Finally, there is also the price factor, a recurring argument when it comes to Leica cameras. With the Q, there are two ways to see it. On one hand, it is the cheapest full frame Leica you can find considering that you get both the body and the lens. On the other, it is a very expensive compact camera that costs more $4000. Also, despite all the pros and cons mentioned in this article, whether you should choose this camera or not is mainly related to the focal length offering. A fixed 28mm might not suit everyone’s taste and if you are in doubt, it is better to consider other options. Personally, I’d prefer a 35mm instead of a 28mm if I could only use one lens.
What I like about the Leica Q Typ 116:
- Beautiful design and very solid build quality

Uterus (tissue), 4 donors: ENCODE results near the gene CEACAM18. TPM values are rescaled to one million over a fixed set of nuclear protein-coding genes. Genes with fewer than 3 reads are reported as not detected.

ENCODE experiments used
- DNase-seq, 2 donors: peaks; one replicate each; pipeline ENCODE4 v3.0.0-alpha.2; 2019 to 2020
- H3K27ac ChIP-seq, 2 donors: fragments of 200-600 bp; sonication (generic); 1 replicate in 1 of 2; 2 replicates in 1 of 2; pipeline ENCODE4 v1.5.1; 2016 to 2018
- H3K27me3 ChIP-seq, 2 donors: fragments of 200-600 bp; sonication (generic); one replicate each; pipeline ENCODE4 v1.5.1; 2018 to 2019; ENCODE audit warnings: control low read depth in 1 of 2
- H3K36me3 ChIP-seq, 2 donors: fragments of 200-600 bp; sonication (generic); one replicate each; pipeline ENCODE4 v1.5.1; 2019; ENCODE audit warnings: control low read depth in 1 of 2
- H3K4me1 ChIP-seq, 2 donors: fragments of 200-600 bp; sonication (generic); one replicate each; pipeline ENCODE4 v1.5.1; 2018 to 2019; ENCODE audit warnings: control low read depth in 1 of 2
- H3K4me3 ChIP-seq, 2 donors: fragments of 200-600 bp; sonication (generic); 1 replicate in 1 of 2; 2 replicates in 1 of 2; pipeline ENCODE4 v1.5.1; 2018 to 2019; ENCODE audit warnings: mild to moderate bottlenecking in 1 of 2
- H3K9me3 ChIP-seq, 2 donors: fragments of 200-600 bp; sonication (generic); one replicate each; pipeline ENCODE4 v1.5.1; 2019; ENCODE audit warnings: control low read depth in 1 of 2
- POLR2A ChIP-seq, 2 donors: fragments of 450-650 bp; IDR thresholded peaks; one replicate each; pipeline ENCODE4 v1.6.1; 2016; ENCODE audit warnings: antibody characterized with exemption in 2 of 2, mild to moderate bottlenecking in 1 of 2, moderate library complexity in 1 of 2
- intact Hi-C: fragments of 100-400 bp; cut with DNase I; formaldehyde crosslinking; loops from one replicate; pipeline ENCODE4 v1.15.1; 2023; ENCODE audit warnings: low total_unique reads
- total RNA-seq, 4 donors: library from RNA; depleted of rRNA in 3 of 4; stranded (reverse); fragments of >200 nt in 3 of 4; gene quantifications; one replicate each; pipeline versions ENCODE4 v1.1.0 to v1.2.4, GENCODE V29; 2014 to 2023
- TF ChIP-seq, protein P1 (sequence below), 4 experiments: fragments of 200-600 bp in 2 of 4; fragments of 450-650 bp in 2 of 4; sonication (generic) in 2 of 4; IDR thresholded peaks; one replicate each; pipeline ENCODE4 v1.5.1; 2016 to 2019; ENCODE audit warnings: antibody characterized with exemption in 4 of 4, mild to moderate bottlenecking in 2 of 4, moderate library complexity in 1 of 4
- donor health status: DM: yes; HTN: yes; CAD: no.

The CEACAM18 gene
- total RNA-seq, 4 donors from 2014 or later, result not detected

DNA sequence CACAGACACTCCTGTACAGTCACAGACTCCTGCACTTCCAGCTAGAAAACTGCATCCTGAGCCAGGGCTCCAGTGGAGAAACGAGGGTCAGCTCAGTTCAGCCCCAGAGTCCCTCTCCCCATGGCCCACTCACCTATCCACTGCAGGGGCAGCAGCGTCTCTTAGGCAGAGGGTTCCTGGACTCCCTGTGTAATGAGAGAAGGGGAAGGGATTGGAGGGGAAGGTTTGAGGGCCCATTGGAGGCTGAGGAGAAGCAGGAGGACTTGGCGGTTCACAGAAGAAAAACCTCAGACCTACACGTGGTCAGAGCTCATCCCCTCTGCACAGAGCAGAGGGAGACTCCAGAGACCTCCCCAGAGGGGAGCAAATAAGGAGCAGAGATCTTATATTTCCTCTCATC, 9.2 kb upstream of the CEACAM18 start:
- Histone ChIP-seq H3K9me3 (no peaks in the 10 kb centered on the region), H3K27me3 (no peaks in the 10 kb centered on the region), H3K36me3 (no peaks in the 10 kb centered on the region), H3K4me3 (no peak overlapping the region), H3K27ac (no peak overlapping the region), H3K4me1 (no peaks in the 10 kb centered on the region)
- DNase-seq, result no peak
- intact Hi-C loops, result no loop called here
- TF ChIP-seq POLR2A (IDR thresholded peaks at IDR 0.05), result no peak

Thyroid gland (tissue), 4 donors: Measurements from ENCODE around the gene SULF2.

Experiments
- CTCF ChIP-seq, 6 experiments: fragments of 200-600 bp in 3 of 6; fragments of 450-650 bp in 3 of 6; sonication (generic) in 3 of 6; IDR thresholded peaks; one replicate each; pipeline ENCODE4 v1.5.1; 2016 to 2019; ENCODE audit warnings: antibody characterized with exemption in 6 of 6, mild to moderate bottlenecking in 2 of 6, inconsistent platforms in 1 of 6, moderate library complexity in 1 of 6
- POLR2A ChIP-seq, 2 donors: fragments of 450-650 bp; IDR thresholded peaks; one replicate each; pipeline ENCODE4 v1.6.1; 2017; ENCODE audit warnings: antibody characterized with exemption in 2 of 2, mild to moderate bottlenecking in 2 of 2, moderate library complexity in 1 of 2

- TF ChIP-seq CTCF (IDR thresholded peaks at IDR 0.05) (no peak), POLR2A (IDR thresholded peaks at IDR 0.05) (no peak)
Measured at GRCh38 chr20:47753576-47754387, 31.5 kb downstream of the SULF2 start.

- Straightforward to use
- Excellent EVF with very sharp details
- Excellent colour palette and stunning optical performance at f/1.7 onwards
- One of the best autofocus mechanisms I’ve tested
- The best Leica compact camera by a long shot
What I don’t like about the Leica Q Typ 116:
- Personally I would have preferred a 35mm focal length
- At high ISO values, slow shutter speeds are limited
- Banding issues past 3200/6400 ISO and when recovering shadows from the Raw file
- Some additional customisation for the Fn buttons would improve the user experience
- Battery life decreases rapidly